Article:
• “Regulated Narratives in Anti-Homophobia Education: Complications in Coming Out Stories” by Gulzar Raisa Charania

Websites recommendations were:

Muslimah Media Watch http://muslimahmediawatch.org/ and http://muslimahmediawatch.org/2009/07/on-muslim-women-feminism-and-diversity-of-experiences/

SUBJECT TOPIC  – WOMEN. WORK AND CAREGIVING

Required Readings were:

From Feminist Issues: Race, Class, and Sexuality, read:

  • Chapter 9, “Mothers’ Maintenance of Families through Market and Family Care Relations” by Amber Gazso

From Canadian Woman Studies: An Introductory Reader, read:

  • “Sewing Solidarity: The Eaton’s Strike of 1912” by Ruth A. Frager
  • “Freedom for Whom? Globalization and Trade from the Standpoint of Garment Workers” by Roxana Ng

From Canadian Woman Studies: An Introductory Reader, read:

  • “Mothering Mythology in the Late 20th Century: Science, Gender Lore and Celebratory Narrative” by Pamela Courtenay Hall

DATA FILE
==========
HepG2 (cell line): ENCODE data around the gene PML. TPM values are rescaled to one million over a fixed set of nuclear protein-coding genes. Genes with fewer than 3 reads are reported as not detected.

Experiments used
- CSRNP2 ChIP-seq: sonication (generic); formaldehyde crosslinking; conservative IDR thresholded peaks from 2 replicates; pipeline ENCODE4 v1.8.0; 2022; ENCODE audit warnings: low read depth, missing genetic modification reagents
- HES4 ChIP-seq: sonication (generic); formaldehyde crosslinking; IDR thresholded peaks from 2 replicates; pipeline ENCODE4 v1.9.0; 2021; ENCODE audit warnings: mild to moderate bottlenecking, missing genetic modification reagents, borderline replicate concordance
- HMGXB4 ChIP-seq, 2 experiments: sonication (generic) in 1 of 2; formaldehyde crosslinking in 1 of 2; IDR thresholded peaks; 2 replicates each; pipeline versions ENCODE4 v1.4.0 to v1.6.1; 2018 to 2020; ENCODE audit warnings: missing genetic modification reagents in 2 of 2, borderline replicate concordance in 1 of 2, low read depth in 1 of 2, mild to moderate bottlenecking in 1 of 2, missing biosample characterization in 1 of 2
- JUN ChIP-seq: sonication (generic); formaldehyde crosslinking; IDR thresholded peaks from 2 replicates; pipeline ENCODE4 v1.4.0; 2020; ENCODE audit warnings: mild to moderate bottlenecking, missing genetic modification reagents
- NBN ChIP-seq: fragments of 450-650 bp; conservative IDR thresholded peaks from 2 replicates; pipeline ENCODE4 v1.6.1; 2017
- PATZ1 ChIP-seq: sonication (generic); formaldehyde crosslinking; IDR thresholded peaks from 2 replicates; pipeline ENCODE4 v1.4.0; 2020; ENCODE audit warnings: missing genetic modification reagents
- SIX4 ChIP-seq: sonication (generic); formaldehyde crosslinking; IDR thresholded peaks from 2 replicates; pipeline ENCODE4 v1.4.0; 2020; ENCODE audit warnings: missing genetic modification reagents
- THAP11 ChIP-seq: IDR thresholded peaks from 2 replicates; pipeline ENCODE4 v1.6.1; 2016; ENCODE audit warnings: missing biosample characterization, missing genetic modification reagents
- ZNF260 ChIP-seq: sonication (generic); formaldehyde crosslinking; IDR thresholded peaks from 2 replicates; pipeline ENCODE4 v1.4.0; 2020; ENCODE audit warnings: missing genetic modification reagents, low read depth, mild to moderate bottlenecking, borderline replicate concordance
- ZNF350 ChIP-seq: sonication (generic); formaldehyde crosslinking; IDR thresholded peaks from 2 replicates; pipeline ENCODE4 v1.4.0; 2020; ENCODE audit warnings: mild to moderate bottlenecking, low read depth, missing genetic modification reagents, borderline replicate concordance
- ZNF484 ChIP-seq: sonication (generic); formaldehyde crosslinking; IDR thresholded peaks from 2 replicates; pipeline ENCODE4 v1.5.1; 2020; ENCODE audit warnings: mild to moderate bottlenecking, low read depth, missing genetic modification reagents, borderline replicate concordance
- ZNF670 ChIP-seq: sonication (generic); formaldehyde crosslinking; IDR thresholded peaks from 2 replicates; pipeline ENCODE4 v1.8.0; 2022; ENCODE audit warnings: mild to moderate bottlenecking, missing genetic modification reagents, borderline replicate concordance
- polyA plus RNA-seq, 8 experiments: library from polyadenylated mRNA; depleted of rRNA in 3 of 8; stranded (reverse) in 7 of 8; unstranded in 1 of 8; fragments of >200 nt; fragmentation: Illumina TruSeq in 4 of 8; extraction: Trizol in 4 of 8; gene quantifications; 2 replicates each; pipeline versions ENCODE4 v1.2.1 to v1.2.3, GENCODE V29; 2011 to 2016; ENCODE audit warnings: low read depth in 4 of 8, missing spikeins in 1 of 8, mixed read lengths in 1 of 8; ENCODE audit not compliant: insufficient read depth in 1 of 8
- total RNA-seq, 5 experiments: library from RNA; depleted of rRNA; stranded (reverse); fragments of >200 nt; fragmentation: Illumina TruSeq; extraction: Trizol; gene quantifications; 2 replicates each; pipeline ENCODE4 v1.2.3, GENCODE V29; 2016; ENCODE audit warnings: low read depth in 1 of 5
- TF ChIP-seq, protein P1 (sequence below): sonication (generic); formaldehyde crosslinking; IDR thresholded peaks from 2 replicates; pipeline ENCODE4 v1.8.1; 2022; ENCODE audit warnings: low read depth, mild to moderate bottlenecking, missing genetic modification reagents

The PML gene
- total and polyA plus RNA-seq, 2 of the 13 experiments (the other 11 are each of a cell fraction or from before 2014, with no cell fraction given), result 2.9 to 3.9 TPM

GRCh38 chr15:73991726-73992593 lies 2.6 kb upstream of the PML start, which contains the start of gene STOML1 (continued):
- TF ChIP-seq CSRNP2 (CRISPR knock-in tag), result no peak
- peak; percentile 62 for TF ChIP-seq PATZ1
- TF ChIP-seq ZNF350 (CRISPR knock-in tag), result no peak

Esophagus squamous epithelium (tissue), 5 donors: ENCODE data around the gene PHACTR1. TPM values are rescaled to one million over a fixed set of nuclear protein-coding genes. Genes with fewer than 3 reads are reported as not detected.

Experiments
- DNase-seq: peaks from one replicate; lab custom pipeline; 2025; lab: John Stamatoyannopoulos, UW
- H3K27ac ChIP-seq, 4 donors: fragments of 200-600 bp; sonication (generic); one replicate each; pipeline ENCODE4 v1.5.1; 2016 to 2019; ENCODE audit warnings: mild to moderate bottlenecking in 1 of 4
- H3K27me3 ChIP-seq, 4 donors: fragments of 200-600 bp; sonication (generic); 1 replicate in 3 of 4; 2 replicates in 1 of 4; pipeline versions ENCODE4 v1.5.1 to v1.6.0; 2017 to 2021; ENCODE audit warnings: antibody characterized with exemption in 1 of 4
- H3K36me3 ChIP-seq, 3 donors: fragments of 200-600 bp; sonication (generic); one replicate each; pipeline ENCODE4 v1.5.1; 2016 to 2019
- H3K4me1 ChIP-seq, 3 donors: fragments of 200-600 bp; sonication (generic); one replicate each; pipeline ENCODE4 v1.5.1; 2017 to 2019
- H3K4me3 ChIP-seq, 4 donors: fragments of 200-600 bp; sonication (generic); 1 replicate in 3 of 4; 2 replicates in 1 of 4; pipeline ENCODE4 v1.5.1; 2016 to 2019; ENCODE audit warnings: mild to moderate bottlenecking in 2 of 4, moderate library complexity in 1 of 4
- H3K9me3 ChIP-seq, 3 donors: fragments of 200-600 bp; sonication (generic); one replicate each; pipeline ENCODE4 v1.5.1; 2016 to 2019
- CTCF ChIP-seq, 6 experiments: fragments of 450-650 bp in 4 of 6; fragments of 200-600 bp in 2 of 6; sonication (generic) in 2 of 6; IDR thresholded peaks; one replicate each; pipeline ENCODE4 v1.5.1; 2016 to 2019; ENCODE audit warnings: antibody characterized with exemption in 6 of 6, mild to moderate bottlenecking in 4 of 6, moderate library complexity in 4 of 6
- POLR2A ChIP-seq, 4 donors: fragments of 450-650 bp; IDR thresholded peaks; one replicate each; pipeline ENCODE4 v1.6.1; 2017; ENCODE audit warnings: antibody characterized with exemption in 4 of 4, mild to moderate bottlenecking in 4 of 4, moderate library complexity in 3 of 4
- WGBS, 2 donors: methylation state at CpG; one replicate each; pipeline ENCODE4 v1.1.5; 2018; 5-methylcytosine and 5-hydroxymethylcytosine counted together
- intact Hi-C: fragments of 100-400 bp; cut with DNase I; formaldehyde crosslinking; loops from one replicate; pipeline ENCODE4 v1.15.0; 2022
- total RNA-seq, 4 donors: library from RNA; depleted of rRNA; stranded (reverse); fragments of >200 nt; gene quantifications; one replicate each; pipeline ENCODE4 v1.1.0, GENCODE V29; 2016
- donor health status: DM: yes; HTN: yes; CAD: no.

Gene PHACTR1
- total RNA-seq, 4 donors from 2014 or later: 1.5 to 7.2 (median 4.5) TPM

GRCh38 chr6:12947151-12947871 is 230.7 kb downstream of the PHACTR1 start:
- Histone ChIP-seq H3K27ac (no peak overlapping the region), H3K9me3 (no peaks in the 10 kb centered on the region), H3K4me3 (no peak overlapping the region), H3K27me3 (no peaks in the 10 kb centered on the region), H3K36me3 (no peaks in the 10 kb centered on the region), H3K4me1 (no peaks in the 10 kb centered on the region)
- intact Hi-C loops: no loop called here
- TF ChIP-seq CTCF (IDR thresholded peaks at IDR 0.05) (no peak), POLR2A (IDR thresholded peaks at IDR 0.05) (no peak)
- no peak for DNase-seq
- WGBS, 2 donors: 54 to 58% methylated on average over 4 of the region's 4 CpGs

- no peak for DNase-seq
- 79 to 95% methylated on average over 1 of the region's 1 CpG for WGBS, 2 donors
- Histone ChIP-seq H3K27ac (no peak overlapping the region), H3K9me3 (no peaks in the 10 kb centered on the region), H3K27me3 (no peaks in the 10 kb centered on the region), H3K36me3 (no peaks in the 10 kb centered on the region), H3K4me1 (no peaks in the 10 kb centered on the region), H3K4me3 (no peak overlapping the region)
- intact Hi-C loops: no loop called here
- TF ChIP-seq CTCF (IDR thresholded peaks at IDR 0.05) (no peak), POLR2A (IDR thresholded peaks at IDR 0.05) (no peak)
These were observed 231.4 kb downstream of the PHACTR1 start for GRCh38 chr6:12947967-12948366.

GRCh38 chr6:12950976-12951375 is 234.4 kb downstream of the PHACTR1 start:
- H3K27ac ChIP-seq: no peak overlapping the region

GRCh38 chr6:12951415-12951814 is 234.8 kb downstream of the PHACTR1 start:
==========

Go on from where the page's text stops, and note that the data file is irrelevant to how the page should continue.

• “The Social Policy Snare: Keeping Women Out of University” by Jennifer Nicole Hines
  • “Same-Sex Rights for Lesbian Mothers: Child Custody and Adoption” by Jennifer L. Schulenberg

Website recommendations were:

Media for social change @ http://citizenshift.org/categories/gender

The Feminist eZine @ http://www.lilithgallery.com/feminist/

Media Awareness Network @ http://www.lilithgallery.com/feminist/

Independent Lens @ http://www.pbs.org/independentlens/chinablue/jeans.html

Women’s News Network @ http://womennewsnetwork.net/

Citizenship Media for social change @ http://citizenshift.org/my-cultural-divide-clip-1

 

SUBJECT TOPIC – BODIES AND REPRESENTATIONS